Yes, what's in your campaign is your choice, but it is hard to get away from some of these things if you are playing the official releases. Those releases create a 'shared world' for all the players, and control their expectations. If all of a sudden, you see a game with custom enemies and the game doesn't support it, you may run into players that would see that as derivative or off-the-beaten-track. My preference is for freedom and custom enemies, special and rare when they need to be, and respected and celebrated as unique and powerful foes.

Monday, April 15, 2013

Where Are Our Immersive Experiences?

George was playing Call of Duty 2 on the big screen TV, and I watched him climb up sheer walls of ice (often falling off), race snowmobiles, hang from cliffs, and do all sorts of other cool stuff that just blew my mind. In reality, a lot of the Battlefield and Call of Duty games go like this, they break up the monotonous shooting levels with in-your-face action, car chases, hang-on-for-your-life moments, and plenty of cinematic spills and chills.

Contrast this with tabletop games such as Descent and roleplaying games like D&D4 and Pathfinder. In tabletop strategy games such as Descent, they place varied sub-goals on the map to break things up, but often the same turn-denial tactics win the day, and you are left with just the math and random chance to provide the excitement. My four figures against your ten, with infinite monster replenishments providing the impetus to end the scenario quickly. You can't run across a flaming log bridge only moments from collapse, dodge falling pillars as the temple crumbles around you, or leap aross an ever widening crevasse to safety. Scenario design could alleviate some of these problems, but too often tabletop games seem mired in the thought of 'math is fun' and expect that combat alone will solve all problems.

Roleplaying games fare a bit better - but you need a spectacular referee and players willing to throw caution to the wind to have a great time. A party that turtles up and avoids running through the collapsing temple, looking for another way around is going to kill your seat-of-your-pants fun; and similarly an unimaginative referee who presents a dull and structurally sound temple full of the same old goblins will get you back to that same old boring experience.

Players could revolt at the entire idea, and shout 'railroading' at the collapsing temple scene and they would be partially right. You need to give and take though, and the cry of railroading can be a method of refusing to participate; you have total freedom in there to escape, and you need to give a little to see how the story comes out. You could call everything in roleplaying games beyond a generic sandbox as railroading, but where is the fun in that? The referee needs the freedom to setup cinematic deathtraps for the players to escape and beat, and these are the challenges in which heroes are made. If I am a player, I accept your railroad, and I shall beat this train in my own way - with style.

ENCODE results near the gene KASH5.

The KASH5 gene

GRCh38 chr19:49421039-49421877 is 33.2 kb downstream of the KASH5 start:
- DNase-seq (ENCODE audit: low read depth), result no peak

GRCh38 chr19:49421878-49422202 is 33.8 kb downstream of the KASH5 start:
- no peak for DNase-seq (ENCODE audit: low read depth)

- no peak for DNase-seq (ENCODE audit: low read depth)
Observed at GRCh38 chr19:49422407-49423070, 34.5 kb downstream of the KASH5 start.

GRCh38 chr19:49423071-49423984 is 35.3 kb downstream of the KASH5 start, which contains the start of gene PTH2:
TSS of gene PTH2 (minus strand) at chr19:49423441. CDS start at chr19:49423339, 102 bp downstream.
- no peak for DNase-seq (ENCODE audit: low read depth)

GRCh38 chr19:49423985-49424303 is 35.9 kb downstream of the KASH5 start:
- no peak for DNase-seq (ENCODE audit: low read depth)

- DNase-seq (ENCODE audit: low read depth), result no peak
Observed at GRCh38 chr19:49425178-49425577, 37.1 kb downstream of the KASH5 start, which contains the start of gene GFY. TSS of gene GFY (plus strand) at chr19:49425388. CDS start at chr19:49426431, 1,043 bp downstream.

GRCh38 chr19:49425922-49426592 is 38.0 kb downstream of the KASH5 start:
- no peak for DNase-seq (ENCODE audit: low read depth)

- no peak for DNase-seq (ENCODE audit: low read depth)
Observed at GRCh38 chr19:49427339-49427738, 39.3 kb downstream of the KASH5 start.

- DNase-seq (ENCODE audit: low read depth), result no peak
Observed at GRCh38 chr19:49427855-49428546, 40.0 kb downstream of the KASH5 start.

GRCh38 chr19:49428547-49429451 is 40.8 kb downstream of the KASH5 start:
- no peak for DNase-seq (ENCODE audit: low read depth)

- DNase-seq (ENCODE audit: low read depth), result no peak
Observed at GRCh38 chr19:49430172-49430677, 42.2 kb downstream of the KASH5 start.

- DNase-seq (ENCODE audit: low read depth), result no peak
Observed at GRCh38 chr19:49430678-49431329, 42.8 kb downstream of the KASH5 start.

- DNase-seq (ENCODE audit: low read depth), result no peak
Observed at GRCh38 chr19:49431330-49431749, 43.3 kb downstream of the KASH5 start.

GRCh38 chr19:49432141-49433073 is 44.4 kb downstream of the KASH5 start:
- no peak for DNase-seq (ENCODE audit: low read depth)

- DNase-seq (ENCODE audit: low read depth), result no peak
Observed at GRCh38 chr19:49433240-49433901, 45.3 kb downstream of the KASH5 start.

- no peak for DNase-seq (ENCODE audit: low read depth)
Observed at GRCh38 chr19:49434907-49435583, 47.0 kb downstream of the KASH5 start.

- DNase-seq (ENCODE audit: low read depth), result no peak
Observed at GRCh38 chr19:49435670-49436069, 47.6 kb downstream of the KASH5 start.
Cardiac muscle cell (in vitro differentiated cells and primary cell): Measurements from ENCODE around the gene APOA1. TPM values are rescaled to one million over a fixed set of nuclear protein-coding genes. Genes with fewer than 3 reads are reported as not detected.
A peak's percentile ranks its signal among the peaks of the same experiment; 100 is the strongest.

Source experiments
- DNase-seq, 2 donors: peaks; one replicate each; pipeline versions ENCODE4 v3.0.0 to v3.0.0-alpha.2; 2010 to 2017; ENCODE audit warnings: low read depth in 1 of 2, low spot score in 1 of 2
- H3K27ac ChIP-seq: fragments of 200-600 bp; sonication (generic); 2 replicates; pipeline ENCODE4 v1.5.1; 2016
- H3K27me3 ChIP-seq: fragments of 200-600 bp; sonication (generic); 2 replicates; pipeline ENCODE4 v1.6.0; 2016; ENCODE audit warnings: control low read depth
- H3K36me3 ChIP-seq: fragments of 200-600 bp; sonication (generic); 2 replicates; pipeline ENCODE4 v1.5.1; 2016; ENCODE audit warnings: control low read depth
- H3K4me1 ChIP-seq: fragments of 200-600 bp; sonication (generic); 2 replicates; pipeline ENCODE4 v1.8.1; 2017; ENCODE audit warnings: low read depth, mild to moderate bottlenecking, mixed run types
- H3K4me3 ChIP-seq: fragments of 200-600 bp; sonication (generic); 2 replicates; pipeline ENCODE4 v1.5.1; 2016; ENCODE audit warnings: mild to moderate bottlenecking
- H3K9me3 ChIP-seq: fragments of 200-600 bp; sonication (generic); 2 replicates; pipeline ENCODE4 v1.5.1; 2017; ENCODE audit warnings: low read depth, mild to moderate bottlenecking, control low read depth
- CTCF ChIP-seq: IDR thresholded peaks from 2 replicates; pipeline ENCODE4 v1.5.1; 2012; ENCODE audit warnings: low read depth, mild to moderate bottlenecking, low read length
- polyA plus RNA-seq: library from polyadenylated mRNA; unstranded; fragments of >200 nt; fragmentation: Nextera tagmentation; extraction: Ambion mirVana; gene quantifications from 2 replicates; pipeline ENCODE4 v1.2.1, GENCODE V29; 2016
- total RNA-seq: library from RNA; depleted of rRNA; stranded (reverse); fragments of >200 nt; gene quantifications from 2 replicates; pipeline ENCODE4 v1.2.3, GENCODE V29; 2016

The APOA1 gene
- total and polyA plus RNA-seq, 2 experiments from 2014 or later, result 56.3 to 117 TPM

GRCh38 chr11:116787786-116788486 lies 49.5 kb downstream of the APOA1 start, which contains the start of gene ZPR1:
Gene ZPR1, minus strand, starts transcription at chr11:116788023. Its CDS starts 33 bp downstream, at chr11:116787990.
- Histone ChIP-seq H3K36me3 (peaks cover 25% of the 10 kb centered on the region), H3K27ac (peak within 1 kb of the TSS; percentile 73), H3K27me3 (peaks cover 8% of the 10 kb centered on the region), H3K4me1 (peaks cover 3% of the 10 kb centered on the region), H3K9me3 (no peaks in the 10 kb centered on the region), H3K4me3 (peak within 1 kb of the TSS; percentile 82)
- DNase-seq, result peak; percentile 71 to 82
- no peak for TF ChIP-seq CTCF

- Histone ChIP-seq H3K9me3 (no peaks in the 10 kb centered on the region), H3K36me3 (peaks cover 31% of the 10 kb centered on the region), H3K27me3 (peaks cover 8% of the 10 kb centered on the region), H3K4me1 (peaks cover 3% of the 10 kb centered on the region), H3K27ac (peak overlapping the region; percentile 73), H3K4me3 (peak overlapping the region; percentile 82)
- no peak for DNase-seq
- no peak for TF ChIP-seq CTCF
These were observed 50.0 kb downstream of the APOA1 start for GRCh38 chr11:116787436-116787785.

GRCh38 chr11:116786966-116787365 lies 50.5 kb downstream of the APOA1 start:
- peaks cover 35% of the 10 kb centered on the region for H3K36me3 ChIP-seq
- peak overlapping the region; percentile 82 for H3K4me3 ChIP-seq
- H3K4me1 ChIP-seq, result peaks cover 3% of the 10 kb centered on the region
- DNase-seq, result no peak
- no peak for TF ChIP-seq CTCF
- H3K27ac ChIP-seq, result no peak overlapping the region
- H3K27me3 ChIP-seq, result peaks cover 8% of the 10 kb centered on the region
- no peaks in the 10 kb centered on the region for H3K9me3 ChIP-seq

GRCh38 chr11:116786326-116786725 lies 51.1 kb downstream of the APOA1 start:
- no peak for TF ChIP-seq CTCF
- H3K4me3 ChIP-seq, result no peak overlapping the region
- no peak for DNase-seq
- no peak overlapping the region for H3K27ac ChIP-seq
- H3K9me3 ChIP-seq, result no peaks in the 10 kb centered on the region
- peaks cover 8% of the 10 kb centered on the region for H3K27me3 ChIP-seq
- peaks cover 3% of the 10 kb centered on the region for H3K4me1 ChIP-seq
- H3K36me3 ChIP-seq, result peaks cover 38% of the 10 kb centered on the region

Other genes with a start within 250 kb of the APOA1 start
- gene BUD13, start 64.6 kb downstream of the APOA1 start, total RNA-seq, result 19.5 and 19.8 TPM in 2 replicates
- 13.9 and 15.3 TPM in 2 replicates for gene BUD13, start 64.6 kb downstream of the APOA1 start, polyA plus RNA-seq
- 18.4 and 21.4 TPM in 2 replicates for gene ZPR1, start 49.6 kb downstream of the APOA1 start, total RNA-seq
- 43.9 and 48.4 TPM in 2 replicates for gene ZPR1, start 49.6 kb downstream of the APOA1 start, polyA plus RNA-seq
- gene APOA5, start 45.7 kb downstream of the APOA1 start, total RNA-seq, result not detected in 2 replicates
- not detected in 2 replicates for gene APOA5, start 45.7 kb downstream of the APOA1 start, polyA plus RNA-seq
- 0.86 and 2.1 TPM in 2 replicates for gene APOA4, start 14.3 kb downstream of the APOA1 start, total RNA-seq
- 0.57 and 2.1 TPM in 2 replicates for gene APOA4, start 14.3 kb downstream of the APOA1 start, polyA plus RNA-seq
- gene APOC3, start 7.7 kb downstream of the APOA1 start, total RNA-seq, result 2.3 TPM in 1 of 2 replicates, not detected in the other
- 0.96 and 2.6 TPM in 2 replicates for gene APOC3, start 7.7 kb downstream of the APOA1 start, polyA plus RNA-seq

So back to the question, where are our cinematic and immersing experiences? The old game Paranoia had it right: if you are boring, you are dead. Take chances, and you shall be rewarded. Your character's survival, however, is not guaranteed. Smart play, daring risks, and decisive action are the path to victory - but even then, a bad dice roll could turn your brave plan into a fool's folly. The only certainty is failure through inaction or cautious play. This is the unwritten contract between players and referees that made that game work so well, and the groups that understood it had a blast. The groups that played the game like some 1984 psychological drama or post-apocalyptic game had less fun.

In itself, math is not fun. A new way of rolling dice does not make a game fun. Having plenty of character design options does not make a game fun. Putting twenty figures on the map for your team of heroes to fight does not make the game any more fun than placing ten. In fact, more figures and more stats means less fun and more work. Combat is dull if it is just a dry calculation of AC versus combat modifiers. We need those moments of excitement. We need for characters to fail and fall. Without failure, there is no risk, and thus, no fun. The definition of a game is an activity in which you can fail.

Where do we go from here? You need to look inside yourself, as a referee, and make that choice to take the game into your own hands - and provide those cinematic experiences to your players despite what the rules say. As a player, you need to rise to the challenge, and accept fate. If the bridge ahead of you is burning and falling to pieces, you should go for it. As a referee, they should have a chance to cross that bridge based on skill, luck, or ingenuity - it is not a 100% certain deathtrap. This is more changing ourselves than the rules or the game, to accept action-oriented cinematic experiences as our personal playstyle - no matter what the game.